In the days and weeks after leaving Cumberland Heights for a new adventure in early recovery, I discovered I was painfully shy when it came to meeting new people in the rooms.
Initially this made it difficult for me to make the meaningful connections so necessary for someone in early recovery to achieve and maintain sobriety.
I was afraid of them. I was afraid of me. I was afraid to be vulnerable enough to let anyone see how much I was hurting over what I’d done and how I’d hurt others and myself through my actions.
So, I went to the meetings, kept to myself and left immediately after for many weeks isolating myself in the crowds of recovering people. I warmed up slowly to the people in the AA groups I attended. I paid attention in particular to the women who demonstrated the kind of recovery I wanted to emulate.
One day, I stepped outside of my comfort zone and walked up to a woman I had grown to admire very much for the way she worked the program. I asked her to be my sponsor. Although she was not able to accommodate me, she connected me with a lady who became my sponsor and devoted friend for more than six years. Although she is not my sponsor now, she remains one of my most trusted friends in recovery.
Finding a sponsor who I could trust with my deepest darkest secrets, someone whom I could count upon to be my spiritual guide through the 12 Steps was another way I grew in recovery.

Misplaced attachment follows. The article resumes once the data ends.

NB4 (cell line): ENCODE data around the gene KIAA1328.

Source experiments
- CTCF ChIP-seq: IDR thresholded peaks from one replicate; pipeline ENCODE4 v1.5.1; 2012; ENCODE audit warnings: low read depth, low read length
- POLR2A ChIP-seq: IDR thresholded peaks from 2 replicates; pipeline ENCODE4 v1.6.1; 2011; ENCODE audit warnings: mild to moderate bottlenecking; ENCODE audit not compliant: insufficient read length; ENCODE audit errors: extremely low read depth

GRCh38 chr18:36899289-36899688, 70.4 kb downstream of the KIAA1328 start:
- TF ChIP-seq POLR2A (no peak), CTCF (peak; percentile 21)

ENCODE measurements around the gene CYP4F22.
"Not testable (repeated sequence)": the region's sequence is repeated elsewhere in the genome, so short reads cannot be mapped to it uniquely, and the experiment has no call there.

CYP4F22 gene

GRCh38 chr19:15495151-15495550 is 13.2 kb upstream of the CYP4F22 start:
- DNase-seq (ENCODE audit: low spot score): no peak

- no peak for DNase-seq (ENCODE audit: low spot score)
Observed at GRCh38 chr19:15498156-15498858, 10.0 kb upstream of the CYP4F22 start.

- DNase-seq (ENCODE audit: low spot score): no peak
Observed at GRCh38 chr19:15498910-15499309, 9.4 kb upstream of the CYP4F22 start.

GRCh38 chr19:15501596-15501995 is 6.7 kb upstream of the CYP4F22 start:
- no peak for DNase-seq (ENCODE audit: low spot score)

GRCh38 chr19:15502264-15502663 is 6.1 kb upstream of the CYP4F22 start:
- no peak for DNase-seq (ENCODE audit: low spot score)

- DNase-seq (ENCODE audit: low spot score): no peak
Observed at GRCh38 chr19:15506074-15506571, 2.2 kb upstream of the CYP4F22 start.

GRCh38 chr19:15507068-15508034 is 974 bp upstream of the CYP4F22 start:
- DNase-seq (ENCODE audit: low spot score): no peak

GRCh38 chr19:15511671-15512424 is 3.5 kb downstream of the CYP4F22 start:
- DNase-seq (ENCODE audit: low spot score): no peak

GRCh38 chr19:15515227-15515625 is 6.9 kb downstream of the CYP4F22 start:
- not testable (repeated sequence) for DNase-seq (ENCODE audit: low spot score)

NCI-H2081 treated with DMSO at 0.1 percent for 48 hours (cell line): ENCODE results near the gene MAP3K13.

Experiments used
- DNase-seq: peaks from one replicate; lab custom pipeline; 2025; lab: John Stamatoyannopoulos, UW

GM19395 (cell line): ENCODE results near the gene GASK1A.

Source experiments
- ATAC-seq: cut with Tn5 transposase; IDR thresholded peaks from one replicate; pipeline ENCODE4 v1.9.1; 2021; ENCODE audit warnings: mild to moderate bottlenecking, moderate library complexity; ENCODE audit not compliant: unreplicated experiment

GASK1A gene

Working the steps with my sponsor solidified our commitment to each other, helping each other stay sober one day at a time, spending time together and staying in the literature.
I remember so clearly sitting down with her for my fifth step, not knowing how long it would take or what her reaction to all of my heinous sins would be. Never did she wince or cast a judging glance, she just loved me. She helped me grow until I became strong enough to reach out my hand to help someone else.
My sponsor took me to AA meetings, went to dinner with me and to the movies. She wrote a letter to the judge in my case. She even testified on my behalf at court twice. It was a connection like no other in the program, and it is vital to the successful recovery of the newly recovering alcoholic or addict.
Establishing this relationship in recovery helped make me the woman I am today.
Katrina Cornwell is a case manager at Cumberland Heights, a motivational speaker, blogger and three-time, first-place award winner in the annual Tennessee Press Association contest.
In her presentations, she speaks about her addiction to drugs and alcohol and how those habits led to a drunk driving accident which killed a man in October 2009.